The role has to have an edge, says the Bollywood heartthrob, who made sexy look sexier in Jism and grey even greyer in New York. After a decade in movies, John believes his middle-class roots have helped him balance his personal and professional life
John Abraham, who turned producer with the super hit comedy Vicky Donor, doesn’t want to stick to “funny” films. His next film could be a political thriller like Madras Cafe and a human story like Humara Bajaj.” In a candid chat, the 40-year-old actor reveals his fascination for negative roles, his aspirations as a producer, his friends in the industry and why he chooses to stay away from the party circuit.
From Jism to New York, Zinda to Dhoom and now Race 2 and Shootout at Wadala, all my roles had shades of grey… I think I like that space. I don’t like being normal, romantic pyaara sa gaata rehta hai. The role has to have an edge. Someone saw me in Race 2 and said ‘bad has never looked so good’ and I think that is the plus point.
Personal and professional growth in 10 years:
I think maximum growth has been as an individual. I have matured, settled down mentally. As an actor the growth has been tremendous too. If you see Race 2 or I, Me Aur Main, my action hero concept was very strong. But someone saw I, Me Aur Main and said you have transformed from action Abraham to actor Abraham. I have mastered the art of understanding what my audience wants… I know how to add that extra edge to a character.
Pros and cons of celebrity status
The cons of being a celebrity is criticism and I use the cons positively to make myself more superior, better and stronger. So the cons actually work for me, making my pros stronger.
Filmdom and its vagaries:
Whichever industry you enter into, you go with the preconceived notions in your head. Similarly when you enter the film industry, you think it is only for film people… that it is ruthless and that if you are not good enough, you are out of it. Well, all that is somewhere true, but I don’t belong to the film industry and I am good enough and I am here. So you defy the rules.
Perks of middle-class upbringing:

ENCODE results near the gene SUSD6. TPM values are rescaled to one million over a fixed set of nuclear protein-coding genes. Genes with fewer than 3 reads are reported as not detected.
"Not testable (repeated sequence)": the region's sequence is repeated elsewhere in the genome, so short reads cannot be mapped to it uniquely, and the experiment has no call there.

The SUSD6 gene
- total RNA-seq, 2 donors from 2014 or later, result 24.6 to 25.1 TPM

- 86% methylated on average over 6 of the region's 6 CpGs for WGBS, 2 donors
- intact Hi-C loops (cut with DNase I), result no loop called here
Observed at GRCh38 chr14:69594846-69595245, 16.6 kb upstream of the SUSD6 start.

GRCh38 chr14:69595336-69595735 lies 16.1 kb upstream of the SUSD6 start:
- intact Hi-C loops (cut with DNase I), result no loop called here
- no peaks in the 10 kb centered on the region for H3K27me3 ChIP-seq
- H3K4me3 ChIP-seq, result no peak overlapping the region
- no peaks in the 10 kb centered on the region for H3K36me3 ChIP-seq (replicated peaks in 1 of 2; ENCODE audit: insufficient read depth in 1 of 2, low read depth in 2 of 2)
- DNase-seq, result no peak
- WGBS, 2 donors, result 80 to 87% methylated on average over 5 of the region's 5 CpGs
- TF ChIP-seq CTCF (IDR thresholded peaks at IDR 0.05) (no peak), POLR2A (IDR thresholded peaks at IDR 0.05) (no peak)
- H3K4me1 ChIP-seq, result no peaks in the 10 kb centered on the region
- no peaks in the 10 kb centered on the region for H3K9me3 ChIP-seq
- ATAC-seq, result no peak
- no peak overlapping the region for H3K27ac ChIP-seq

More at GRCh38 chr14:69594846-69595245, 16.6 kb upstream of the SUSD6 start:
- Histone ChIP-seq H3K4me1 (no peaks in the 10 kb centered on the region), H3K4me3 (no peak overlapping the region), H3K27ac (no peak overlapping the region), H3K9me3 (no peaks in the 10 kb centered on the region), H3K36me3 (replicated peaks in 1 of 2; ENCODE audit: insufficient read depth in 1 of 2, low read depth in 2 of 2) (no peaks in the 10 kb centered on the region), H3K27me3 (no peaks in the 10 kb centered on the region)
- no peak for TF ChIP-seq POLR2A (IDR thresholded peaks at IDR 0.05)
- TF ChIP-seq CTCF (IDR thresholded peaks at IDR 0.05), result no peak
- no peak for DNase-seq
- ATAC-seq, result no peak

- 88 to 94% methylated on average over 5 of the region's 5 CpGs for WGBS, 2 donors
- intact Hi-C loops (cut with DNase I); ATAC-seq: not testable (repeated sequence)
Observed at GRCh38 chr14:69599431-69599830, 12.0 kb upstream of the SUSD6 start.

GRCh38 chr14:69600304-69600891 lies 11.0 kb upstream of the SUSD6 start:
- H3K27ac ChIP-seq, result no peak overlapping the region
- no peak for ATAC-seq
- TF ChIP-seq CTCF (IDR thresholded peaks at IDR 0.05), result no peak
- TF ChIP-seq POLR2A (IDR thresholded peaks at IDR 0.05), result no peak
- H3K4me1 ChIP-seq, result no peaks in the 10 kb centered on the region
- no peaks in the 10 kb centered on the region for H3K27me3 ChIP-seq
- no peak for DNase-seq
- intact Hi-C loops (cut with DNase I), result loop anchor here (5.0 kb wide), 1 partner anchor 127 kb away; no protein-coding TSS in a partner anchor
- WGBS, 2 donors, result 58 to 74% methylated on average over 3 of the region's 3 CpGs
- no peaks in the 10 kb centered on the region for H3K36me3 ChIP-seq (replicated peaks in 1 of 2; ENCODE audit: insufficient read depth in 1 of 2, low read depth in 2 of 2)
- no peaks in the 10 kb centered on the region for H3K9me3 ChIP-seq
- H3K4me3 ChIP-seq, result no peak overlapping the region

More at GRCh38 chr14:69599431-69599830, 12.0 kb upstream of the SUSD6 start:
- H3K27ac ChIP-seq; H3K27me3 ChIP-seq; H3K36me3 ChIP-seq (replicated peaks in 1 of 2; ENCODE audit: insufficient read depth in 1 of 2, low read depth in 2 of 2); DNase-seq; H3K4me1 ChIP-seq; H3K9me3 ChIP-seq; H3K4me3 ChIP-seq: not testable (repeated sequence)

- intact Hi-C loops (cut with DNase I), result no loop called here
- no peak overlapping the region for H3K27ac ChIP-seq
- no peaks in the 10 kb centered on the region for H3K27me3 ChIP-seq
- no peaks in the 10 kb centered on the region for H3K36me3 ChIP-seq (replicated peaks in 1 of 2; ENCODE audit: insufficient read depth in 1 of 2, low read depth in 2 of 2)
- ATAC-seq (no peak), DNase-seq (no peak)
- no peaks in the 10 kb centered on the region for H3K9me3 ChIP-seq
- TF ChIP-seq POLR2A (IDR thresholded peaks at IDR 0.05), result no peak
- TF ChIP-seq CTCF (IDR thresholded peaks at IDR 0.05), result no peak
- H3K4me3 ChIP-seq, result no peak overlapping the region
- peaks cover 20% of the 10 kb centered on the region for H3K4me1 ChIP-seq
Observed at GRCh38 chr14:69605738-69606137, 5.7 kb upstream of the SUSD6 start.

It is very natural that a star doesn’t always remain a star. Over the years, he or she gets older and carries on with his or her life. Look at a normal person, he also lives with the thought of getting old some day. So everybody’s life goes up and comes down. If you keep your lifestyle like a flat line, keep your needs less and live a normal life, then the highs and the lows won’t affect you because you are leading a normal life.
I have grown up in a middle-class family, my value systems are very regular. My lifestyle is very regular. So whether I am a star or not, my lifestyle still remains normal and it won’t affect me. I train my mind to understand that I am like any other normal human being and I am no different from anybody else; that is it.
Friendship in Bollywood:
I have always been very disconnected with the film fraternity… The industry knows I really don’t indulge myself in parties; so nobody feels bad about it. My only three friends in the industry are Karan Johar, Abhishek Bachchan and Akshay Kumar and all three of them I speak to once in a while and it’s never about work.
Stint as a producer:
If Vicky Donor is a benchmark, I have to make films in that space, which are commercially entertaining. By that it doesn’t always mean that it has to be funny, it could be a political thriller like Madras Cafe and human story like Humara Bajaj. It has to be J Entertainment Film’, which is completely different. I have a lot of confidence in my content, my directors, writers and stars I will create. Like Ayushmann Khurrana became a star, we’ll create more stars.